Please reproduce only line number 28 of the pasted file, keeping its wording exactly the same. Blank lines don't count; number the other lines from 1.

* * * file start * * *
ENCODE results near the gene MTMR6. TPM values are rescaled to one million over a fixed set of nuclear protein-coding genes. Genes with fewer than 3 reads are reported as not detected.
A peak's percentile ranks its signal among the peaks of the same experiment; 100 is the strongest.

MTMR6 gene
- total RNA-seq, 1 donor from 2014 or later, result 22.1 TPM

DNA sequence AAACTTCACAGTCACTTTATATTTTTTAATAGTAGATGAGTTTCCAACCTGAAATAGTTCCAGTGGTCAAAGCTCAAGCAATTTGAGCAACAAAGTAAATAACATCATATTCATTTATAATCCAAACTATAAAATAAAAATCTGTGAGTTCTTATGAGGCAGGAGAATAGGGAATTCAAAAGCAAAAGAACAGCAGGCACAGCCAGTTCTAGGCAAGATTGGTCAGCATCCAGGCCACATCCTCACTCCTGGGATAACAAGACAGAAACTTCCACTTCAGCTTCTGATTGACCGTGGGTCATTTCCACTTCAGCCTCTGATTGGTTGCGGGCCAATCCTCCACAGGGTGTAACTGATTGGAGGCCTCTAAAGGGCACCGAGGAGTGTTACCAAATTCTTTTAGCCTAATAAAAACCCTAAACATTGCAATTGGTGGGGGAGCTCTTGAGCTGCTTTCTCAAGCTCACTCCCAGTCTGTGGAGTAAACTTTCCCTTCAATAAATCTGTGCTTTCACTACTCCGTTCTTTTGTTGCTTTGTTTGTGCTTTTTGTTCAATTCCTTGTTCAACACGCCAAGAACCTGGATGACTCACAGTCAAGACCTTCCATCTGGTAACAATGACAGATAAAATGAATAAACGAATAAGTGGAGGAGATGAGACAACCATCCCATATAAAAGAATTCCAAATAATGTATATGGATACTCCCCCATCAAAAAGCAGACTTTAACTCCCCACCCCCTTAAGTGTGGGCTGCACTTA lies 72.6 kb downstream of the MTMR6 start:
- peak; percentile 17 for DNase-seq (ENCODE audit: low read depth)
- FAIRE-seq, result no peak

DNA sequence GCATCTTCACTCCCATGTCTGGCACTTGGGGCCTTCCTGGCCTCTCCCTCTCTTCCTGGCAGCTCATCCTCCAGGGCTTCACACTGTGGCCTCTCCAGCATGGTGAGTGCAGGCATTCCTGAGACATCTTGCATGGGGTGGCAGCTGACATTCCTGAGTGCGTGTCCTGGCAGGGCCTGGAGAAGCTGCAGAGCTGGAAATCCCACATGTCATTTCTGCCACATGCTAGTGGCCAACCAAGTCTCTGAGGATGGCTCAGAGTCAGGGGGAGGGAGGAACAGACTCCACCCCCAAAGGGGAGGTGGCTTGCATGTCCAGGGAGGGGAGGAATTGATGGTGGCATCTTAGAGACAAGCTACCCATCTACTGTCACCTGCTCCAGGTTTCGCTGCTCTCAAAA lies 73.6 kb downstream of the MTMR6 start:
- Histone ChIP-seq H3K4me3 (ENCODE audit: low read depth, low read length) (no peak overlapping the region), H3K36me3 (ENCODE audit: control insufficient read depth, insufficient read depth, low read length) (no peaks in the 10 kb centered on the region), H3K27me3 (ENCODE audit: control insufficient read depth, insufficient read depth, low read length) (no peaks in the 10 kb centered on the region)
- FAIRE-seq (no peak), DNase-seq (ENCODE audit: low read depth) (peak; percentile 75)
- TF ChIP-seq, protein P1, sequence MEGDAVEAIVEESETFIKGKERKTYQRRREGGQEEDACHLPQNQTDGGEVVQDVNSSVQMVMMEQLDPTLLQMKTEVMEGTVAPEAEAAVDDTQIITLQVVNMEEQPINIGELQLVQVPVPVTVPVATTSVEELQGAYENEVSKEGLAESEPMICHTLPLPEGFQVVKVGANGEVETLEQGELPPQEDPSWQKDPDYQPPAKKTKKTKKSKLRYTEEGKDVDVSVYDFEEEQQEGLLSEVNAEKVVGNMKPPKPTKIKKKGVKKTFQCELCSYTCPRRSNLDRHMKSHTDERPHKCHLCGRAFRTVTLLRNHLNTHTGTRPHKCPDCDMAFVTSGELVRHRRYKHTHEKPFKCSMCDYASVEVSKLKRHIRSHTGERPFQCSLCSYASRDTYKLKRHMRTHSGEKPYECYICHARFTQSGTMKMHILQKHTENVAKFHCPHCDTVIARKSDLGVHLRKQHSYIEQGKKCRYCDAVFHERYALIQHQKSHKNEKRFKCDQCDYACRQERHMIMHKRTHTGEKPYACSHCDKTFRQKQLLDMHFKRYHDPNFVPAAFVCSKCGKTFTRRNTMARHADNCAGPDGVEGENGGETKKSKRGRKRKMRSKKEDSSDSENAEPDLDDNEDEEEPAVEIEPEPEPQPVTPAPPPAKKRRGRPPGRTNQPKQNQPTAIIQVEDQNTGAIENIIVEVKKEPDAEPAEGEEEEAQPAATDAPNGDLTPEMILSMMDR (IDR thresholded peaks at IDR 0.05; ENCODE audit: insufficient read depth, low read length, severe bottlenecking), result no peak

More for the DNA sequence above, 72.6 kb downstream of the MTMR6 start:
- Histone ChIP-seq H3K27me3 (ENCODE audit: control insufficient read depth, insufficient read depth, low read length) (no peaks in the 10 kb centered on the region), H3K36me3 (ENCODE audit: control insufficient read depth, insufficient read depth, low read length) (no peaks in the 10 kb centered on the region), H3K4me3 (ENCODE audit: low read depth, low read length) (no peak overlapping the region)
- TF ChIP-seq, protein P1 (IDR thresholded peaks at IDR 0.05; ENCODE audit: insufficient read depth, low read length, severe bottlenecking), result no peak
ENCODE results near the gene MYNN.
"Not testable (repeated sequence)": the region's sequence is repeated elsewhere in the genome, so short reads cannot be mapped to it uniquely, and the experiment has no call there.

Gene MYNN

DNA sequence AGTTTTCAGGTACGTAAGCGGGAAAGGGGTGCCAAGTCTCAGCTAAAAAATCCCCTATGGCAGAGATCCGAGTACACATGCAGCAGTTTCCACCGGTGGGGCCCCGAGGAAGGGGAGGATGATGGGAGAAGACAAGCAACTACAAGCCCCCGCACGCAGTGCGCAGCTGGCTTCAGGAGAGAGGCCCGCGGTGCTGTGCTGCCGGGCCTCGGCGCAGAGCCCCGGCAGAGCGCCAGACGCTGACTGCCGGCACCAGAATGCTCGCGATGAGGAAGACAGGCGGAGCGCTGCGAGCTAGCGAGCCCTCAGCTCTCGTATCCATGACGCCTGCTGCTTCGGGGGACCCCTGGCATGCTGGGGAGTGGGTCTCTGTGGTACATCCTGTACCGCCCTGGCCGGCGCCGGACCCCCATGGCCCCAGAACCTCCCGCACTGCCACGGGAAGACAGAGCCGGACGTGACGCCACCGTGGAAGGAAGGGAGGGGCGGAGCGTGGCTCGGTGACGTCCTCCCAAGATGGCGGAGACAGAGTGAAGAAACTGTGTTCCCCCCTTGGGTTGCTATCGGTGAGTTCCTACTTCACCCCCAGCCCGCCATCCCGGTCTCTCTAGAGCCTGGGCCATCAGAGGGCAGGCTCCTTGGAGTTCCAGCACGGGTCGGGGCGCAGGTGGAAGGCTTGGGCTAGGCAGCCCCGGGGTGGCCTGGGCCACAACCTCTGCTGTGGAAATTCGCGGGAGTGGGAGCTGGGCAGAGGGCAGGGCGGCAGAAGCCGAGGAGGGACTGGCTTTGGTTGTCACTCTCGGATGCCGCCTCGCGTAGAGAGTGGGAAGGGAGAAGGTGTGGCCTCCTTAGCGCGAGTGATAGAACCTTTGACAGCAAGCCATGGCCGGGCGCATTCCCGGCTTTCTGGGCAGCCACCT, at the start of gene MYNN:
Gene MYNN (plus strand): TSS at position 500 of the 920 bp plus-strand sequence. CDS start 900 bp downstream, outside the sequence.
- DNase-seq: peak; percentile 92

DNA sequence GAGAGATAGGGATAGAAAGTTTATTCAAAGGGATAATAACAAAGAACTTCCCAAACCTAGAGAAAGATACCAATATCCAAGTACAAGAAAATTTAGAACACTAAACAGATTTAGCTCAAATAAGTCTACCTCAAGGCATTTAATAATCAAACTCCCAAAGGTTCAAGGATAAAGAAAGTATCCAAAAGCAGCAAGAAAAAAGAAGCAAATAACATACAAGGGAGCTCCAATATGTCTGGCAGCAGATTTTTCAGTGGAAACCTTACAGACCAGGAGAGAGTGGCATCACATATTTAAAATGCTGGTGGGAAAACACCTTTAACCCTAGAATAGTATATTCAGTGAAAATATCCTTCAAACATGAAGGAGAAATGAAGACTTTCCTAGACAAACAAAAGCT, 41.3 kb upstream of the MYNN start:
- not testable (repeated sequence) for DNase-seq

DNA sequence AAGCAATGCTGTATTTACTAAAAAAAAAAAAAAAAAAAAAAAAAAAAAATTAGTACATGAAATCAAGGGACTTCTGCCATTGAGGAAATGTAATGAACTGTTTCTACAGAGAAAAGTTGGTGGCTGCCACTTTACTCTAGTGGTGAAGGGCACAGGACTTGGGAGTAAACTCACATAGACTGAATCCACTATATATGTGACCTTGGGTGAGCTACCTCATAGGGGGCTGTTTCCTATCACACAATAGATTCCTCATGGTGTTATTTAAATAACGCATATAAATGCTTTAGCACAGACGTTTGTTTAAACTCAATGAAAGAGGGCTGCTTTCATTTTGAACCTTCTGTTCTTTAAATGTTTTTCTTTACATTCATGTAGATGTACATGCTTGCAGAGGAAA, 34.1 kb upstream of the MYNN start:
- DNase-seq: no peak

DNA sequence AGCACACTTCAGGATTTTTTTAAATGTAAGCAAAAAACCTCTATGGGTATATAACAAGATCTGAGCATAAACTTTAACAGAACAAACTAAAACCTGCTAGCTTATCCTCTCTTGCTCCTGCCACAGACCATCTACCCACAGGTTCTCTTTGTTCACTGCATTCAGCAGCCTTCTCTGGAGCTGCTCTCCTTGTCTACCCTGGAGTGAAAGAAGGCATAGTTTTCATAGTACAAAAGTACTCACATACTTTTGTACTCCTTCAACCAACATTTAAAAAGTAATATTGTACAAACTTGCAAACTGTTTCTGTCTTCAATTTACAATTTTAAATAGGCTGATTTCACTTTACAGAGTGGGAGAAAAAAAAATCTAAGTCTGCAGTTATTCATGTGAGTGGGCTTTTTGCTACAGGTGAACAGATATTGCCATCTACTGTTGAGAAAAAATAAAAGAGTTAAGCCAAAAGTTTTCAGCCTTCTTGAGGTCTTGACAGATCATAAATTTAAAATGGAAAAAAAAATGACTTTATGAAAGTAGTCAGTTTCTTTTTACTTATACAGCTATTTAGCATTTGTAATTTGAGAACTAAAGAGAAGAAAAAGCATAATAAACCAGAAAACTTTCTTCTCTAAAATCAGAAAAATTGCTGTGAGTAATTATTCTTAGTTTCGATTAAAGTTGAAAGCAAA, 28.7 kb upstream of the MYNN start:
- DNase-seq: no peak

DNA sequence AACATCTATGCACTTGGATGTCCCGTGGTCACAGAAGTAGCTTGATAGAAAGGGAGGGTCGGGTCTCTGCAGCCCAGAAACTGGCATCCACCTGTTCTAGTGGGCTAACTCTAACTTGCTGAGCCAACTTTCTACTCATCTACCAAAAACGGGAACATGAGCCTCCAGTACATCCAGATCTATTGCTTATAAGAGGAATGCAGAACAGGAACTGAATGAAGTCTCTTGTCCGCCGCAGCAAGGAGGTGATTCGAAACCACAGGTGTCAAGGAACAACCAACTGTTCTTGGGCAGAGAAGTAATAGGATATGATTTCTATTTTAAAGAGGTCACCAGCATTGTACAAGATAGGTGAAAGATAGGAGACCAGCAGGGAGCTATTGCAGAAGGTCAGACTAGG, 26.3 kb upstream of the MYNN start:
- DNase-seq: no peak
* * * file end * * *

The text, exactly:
- DNase-seq: no peak